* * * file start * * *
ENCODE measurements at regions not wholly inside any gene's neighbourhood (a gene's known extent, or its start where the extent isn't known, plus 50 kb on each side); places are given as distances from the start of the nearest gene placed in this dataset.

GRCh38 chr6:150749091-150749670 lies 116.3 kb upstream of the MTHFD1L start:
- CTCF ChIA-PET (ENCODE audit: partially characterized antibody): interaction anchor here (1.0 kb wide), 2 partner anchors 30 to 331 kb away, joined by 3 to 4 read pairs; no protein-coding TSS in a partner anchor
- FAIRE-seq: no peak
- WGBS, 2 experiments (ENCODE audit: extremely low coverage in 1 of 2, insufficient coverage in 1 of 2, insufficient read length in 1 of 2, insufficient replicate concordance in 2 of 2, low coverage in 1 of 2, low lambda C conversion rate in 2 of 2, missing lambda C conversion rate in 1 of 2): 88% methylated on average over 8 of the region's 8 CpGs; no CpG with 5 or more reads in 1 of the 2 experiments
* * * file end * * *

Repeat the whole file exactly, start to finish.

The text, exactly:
ENCODE measurements at regions not wholly inside any gene's neighbourhood (a gene's known extent, or its start where the extent isn't known, plus 50 kb on each side); places are given as distances from the start of the nearest gene placed in this dataset.

GRCh38 chr6:150749091-150749670 lies 116.3 kb upstream of the MTHFD1L start:
- CTCF ChIA-PET (ENCODE audit: partially characterized antibody): interaction anchor here (1.0 kb wide), 2 partner anchors 30 to 331 kb away, joined by 3 to 4 read pairs; no protein-coding TSS in a partner anchor
- FAIRE-seq: no peak
- WGBS, 2 experiments (ENCODE audit: extremely low coverage in 1 of 2, insufficient coverage in 1 of 2, insufficient read length in 1 of 2, insufficient replicate concordance in 2 of 2, low coverage in 1 of 2, low lambda C conversion rate in 2 of 2, missing lambda C conversion rate in 1 of 2): 88% methylated on average over 8 of the region's 8 CpGs; no CpG with 5 or more reads in 1 of the 2 experiments